Sorry about your ankle bro. Heal up strong.
Brandon-

climber
The Granite State.
Feb 8, 2013 - 01:54pm PT
I don't let falls or injuries color my mind when I find myself in similar situations. That would be detrimental.

An acceptance of pain as normal helps.
ruppell

climber
Feb 8, 2013 - 01:59pm PT
John pretty much nails it. Lots of pads and lots of falls. Eventually you'll learn again that falling is usually safe. I broke my heel two years ago now and after it healed I went right back after it. It took a few weeks to trust my body, my spotters, and the pads. After those few weeks that trust was there again. Now highballs are like they used to be. Also learn to downclimb if your not feeling it. There's no shame in backing off.
Cosmiccragsman

Trad climber
AKA Dwain, from Apple Valley, Ca. and Vegas!
Feb 8, 2013 - 02:00pm PT
In 2000 I fell off a highball at airport rocks here in Apple Valley
and got 2 very bad compression fractures of my T7 and T8.
My back has never been the same and I still hurt all the time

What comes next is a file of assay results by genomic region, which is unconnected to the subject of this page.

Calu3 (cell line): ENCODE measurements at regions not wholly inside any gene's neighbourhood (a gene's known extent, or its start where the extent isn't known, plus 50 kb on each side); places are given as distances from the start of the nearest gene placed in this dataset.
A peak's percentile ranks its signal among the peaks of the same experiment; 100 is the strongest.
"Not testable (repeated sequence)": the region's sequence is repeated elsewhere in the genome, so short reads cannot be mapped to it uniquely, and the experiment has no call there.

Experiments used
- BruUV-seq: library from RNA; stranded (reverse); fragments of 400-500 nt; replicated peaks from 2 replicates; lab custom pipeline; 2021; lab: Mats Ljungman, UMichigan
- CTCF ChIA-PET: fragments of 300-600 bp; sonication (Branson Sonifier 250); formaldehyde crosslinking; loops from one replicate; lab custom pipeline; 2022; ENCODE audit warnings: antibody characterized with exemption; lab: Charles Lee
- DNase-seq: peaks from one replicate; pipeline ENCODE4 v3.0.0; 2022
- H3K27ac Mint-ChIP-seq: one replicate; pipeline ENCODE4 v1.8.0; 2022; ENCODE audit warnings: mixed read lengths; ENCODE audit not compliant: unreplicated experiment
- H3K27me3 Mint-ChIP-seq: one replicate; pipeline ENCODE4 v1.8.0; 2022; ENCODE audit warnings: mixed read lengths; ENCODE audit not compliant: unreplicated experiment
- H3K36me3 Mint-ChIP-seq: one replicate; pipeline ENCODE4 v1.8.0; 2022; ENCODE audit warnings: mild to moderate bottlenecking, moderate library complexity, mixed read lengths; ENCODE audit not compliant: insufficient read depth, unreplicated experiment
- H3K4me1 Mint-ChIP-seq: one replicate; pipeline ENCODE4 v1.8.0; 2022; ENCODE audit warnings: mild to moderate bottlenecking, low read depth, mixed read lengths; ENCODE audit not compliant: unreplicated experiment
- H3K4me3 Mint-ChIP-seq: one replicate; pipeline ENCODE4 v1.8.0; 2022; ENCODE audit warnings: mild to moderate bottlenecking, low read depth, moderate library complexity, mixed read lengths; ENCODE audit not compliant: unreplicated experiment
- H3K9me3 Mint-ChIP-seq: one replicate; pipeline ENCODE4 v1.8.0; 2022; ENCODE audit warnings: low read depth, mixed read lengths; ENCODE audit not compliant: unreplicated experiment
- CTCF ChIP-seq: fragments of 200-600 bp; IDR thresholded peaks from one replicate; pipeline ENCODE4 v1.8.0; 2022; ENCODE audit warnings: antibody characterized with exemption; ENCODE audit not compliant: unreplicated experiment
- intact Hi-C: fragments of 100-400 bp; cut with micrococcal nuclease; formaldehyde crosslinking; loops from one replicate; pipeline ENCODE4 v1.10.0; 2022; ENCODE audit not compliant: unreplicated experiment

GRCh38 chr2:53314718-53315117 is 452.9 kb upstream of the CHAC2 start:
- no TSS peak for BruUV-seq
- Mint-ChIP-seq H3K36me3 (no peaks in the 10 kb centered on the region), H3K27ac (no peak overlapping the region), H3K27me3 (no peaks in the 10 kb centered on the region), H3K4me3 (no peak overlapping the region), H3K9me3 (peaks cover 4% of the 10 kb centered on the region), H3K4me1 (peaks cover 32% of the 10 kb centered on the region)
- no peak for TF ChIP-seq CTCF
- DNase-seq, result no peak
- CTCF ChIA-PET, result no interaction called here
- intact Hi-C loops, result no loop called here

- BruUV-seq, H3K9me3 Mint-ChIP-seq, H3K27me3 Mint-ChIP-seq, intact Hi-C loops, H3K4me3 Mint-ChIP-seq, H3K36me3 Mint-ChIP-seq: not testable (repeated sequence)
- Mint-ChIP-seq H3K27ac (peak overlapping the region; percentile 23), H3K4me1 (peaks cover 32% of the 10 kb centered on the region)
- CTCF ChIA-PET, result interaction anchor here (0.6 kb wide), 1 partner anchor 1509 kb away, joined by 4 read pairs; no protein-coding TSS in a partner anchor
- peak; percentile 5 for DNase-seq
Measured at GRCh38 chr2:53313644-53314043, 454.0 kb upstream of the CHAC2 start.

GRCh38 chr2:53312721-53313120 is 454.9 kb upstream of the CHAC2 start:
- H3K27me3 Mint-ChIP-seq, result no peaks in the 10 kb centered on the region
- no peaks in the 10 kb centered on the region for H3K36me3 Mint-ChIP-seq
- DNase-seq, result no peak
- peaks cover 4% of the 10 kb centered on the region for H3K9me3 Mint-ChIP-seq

from it.

I still climb, with rope, but I won't do any more bouldering
because of the chance of reinjuring my back and not being able to climb anymore. The Doc said, if I did take a fall bouldering and landed the wrong way with the way my back is, I could end up paralyzed.

I'm NOT going to take that chance!
Rudder

Trad climber
Costa Mesa, CA
Feb 8, 2013 - 02:00pm PT
The spotter was sure helpful. ;)
Chinchen

climber
Way out there....
Feb 8, 2013 - 02:01pm PT
My advice:
Quit being such a pussy.




;)

http://www.facebook.com/photo.php?v=4485760747086&comment_id=56294820¬if_t=video_comment
Cosmiccragsman

Trad climber
AKA Dwain, from Apple Valley, Ca. and Vegas!
Feb 8, 2013 - 02:14pm PT
True, Ron, but the Ground isn't as Dynamic as a rope.
The Ground is more static.
Chinchen

climber
Way out there....